Walmart will be closed on Thanksgiving, the giant retailer said today, marking the first indication that COVID-19 could make the traditional opening of holiday shopping season a lower-key affair for retailers.
Walmart U.S. CEO John Furner couched the decision as a way of appreciating employees for their work, as he also announced that the retailer would pay an additional $428 million in bonuses—$300 per full-time and $150 per part-time employee—bringing its pandemic bonus pay to a total of $1.1 billion.
“We know this has been a trying year, and our associates have stepped up,” Furner said in a statement. “We hope they will enjoy a special Thanksgiving Day at home with their loved ones.”
Last year, Walmart had regular store hours on Thanksgiving and launched doorbuster sales at 6 p.m. local time that day, roping off parts of the store until then for its first wave of “Black Friday” sales.
This year Walmart stores will operate normal hours on Wednesday, Nov. 25 before closing on Thanksgiving, and said it will announce plans for Black Friday hours “at a later date.” Sibling Sam’s Club will be closed on Thanksgiving, as it traditionally has, and also deferred Black Friday plans for now.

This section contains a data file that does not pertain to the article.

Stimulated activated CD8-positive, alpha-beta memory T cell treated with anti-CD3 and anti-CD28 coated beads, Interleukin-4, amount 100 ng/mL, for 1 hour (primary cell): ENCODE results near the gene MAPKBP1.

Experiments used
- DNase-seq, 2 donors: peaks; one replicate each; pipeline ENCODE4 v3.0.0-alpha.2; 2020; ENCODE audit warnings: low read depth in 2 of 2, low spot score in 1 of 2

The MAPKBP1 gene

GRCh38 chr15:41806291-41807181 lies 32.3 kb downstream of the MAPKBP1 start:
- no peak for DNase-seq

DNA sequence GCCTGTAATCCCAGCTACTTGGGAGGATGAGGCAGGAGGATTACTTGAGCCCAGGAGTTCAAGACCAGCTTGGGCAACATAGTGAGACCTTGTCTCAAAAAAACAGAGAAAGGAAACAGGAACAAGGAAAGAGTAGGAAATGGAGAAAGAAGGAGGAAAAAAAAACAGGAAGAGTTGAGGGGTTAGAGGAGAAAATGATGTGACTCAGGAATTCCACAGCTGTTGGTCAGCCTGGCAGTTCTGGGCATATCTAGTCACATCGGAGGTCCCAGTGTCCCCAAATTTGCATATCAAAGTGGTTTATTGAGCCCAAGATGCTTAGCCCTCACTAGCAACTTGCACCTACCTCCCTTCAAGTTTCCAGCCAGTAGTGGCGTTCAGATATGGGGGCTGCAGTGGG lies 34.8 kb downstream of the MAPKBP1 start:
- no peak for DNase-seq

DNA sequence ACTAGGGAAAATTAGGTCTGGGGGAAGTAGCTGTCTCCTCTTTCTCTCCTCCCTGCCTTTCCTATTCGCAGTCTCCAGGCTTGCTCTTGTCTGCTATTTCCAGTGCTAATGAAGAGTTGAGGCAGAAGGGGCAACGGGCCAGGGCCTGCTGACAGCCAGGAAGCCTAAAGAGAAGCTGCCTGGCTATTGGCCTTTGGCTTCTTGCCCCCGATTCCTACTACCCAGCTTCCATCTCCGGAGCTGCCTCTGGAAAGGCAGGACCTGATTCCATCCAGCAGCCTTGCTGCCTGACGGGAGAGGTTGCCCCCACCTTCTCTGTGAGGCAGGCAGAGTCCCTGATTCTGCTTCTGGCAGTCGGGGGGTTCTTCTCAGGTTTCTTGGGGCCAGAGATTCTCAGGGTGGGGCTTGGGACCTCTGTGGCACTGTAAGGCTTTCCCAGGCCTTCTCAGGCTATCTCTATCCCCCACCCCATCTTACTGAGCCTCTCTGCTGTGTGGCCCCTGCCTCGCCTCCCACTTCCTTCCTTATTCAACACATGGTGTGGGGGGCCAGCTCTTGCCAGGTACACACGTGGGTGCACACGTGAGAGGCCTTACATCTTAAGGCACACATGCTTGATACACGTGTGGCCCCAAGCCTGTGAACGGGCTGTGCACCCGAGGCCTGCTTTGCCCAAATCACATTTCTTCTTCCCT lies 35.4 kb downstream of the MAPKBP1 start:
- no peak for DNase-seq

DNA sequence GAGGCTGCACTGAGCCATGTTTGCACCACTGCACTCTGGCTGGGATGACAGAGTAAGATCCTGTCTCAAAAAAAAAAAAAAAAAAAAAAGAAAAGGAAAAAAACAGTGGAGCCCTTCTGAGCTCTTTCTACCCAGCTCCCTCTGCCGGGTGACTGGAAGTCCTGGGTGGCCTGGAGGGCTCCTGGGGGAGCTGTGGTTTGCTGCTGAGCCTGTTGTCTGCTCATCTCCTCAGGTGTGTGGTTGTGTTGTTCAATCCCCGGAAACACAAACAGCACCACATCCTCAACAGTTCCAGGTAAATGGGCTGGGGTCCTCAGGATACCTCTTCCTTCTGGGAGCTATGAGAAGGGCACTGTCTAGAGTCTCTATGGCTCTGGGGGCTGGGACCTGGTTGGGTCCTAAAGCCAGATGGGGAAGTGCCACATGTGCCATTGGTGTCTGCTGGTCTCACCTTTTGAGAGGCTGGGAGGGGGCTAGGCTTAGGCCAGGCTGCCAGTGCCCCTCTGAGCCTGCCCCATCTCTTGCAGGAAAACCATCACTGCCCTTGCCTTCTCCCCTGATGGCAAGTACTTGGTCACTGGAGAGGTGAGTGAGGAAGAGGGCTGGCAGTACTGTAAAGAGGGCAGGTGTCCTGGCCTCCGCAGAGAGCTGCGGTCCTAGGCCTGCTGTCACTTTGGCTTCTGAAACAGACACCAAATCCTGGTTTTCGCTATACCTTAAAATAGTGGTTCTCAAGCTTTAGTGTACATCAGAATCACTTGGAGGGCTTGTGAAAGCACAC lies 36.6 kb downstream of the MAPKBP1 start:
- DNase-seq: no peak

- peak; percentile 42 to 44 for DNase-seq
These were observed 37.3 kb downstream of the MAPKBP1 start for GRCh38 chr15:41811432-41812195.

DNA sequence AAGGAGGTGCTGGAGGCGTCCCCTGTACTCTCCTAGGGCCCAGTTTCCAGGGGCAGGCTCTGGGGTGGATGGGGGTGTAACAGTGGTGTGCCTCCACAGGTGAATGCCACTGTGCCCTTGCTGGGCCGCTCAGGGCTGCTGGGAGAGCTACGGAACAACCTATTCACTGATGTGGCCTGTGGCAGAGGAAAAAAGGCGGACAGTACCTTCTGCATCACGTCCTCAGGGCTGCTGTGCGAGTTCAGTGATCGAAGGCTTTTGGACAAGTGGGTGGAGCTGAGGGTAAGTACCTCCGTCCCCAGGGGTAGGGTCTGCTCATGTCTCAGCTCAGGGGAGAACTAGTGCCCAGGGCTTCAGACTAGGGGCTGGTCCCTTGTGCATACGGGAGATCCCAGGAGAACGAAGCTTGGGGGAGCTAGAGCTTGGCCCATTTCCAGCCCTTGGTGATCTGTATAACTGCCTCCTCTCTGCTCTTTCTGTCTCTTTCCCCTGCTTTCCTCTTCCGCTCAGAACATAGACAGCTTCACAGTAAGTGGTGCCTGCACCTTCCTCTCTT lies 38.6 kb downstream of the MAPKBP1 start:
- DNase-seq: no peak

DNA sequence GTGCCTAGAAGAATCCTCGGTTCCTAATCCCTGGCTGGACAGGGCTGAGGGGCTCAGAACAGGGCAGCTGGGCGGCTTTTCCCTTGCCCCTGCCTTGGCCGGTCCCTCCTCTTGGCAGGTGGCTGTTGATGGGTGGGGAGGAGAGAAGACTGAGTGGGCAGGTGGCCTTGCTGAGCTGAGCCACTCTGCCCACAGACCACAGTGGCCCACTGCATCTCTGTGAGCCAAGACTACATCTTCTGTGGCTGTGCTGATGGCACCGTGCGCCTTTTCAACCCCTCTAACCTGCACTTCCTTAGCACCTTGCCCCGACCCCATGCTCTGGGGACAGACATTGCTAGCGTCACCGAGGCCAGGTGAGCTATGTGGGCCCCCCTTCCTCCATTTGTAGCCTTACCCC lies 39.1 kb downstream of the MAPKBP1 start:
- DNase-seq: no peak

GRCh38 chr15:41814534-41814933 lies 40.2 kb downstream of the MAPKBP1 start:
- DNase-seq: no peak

Walmart’s Thanksgiving closing could pressure other retailers that have been open at least during evening hours on the holiday to follow suit. It also raises questions about how aggressive retailers will be about luring big crowds into stores at a time when social distancing measures are likely to remain in place.
The pandemic is likewise dampening back-to-school advertising, given uncertainty about how many schools will reopen as well as the extent to which they’ll be open this year. Target and Walmart have begun back-to-school advertising, albeit in a low-key fashion. “However you go back, we’ve got your back,” says one Walmart TV spot, mentioning “school-in-the-backyard supplies” as one option.